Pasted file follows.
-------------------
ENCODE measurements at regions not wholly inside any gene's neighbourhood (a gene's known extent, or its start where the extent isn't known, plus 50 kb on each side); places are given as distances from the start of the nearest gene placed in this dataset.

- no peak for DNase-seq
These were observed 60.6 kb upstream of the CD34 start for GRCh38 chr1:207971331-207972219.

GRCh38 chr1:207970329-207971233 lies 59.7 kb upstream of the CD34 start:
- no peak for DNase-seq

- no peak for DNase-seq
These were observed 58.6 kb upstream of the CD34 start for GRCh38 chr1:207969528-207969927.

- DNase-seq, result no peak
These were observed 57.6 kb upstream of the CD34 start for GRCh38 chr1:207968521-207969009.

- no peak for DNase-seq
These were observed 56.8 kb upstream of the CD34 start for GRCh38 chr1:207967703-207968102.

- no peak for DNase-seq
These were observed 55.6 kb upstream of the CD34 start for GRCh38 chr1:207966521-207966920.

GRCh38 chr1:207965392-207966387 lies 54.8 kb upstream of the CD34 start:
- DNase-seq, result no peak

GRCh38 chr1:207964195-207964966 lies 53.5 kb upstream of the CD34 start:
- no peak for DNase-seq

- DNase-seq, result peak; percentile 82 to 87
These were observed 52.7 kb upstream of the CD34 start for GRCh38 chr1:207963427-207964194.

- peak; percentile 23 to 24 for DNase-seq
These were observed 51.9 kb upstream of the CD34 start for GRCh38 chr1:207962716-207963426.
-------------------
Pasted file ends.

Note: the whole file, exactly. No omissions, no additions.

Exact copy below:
ENCODE measurements at regions not wholly inside any gene's neighbourhood (a gene's known extent, or its start where the extent isn't known, plus 50 kb on each side); places are given as distances from the start of the nearest gene placed in this dataset.

- no peak for DNase-seq
These were observed 60.6 kb upstream of the CD34 start for GRCh38 chr1:207971331-207972219.

GRCh38 chr1:207970329-207971233 lies 59.7 kb upstream of the CD34 start:
- no peak for DNase-seq

- no peak for DNase-seq
These were observed 58.6 kb upstream of the CD34 start for GRCh38 chr1:207969528-207969927.

- DNase-seq, result no peak
These were observed 57.6 kb upstream of the CD34 start for GRCh38 chr1:207968521-207969009.

- no peak for DNase-seq
These were observed 56.8 kb upstream of the CD34 start for GRCh38 chr1:207967703-207968102.

- no peak for DNase-seq
These were observed 55.6 kb upstream of the CD34 start for GRCh38 chr1:207966521-207966920.

GRCh38 chr1:207965392-207966387 lies 54.8 kb upstream of the CD34 start:
- DNase-seq, result no peak

GRCh38 chr1:207964195-207964966 lies 53.5 kb upstream of the CD34 start:
- no peak for DNase-seq

- DNase-seq, result peak; percentile 82 to 87
These were observed 52.7 kb upstream of the CD34 start for GRCh38 chr1:207963427-207964194.

- peak; percentile 23 to 24 for DNase-seq
These were observed 51.9 kb upstream of the CD34 start for GRCh38 chr1:207962716-207963426.